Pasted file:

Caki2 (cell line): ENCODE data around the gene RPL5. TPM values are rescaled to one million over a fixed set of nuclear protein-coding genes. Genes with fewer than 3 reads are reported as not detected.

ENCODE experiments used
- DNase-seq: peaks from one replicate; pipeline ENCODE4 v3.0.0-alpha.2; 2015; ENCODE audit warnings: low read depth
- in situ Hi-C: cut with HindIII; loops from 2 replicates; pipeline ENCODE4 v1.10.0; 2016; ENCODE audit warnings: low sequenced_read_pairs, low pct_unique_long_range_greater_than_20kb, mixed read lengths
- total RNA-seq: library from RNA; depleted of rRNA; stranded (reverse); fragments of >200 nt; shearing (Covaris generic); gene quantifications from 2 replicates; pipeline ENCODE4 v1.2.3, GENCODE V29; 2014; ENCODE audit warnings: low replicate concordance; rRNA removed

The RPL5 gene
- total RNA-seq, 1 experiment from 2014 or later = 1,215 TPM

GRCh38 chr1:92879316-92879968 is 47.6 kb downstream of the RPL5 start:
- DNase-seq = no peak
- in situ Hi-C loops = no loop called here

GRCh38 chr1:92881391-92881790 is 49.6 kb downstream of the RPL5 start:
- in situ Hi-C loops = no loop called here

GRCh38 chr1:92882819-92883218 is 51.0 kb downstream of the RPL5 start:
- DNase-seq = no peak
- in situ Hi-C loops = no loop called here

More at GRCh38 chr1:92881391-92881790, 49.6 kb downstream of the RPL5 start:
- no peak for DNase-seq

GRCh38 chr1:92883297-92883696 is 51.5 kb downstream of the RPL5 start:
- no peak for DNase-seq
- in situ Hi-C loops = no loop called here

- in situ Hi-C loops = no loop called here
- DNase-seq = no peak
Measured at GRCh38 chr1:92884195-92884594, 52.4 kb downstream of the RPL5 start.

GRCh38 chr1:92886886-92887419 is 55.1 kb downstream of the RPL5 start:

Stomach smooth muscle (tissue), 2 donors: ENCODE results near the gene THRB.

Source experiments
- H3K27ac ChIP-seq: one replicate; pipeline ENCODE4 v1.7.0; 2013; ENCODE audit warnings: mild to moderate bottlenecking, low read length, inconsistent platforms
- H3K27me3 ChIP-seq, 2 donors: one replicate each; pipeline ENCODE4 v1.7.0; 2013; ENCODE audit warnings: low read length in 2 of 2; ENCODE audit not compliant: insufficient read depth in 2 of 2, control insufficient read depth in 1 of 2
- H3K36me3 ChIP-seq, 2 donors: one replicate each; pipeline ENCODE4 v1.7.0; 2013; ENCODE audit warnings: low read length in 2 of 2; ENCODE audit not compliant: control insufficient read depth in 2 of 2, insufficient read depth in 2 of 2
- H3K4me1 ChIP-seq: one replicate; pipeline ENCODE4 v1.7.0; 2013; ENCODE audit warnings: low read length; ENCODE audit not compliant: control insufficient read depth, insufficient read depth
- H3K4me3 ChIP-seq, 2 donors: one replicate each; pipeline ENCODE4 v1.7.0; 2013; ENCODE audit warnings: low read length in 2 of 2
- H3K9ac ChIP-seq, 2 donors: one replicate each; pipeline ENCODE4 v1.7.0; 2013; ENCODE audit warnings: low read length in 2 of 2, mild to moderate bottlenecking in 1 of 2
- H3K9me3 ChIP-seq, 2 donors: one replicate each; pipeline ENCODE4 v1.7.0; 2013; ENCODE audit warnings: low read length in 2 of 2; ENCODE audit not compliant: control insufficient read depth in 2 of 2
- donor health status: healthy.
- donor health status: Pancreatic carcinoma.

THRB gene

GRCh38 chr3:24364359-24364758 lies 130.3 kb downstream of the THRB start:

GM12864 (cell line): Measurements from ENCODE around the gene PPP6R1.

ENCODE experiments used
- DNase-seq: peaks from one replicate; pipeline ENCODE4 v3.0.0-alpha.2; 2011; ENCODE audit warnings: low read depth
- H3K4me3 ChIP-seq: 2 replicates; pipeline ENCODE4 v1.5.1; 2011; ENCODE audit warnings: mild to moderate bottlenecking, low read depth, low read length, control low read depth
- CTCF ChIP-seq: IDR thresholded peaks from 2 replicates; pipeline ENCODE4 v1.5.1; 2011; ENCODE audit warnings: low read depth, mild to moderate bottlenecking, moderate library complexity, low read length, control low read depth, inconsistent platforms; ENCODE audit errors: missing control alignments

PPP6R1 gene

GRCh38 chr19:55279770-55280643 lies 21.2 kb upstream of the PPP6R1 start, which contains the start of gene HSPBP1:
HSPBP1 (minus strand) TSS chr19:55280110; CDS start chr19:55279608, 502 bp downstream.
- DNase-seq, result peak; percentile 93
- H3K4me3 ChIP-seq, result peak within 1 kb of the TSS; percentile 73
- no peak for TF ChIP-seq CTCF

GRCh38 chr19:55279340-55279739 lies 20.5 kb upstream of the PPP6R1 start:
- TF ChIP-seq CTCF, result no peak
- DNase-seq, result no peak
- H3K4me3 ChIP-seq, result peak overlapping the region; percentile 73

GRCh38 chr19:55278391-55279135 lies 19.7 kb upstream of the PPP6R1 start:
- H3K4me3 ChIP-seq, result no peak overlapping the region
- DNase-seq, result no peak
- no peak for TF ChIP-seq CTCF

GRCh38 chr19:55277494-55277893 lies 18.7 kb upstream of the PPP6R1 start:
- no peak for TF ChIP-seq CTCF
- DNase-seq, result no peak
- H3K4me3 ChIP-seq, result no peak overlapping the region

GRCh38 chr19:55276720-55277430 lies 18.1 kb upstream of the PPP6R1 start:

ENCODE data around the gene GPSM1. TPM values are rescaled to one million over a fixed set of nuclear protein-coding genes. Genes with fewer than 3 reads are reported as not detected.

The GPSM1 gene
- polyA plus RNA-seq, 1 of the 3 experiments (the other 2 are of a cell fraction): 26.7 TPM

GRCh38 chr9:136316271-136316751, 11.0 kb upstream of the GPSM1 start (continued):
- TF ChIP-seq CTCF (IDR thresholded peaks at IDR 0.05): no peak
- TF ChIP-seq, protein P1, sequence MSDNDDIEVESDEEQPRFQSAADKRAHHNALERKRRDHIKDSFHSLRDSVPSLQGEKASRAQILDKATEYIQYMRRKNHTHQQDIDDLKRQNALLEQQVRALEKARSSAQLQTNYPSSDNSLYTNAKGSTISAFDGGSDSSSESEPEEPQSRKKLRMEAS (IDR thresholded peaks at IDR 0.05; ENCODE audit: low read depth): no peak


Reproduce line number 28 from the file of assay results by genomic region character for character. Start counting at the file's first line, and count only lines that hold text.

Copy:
- H3K27me3 ChIP-seq, 2 donors: one replicate each; pipeline ENCODE4 v1.7.0; 2013; ENCODE audit warnings: low read length in 2 of 2; ENCODE audit not compliant: insufficient read depth in 2 of 2, control insufficient read depth in 1 of 2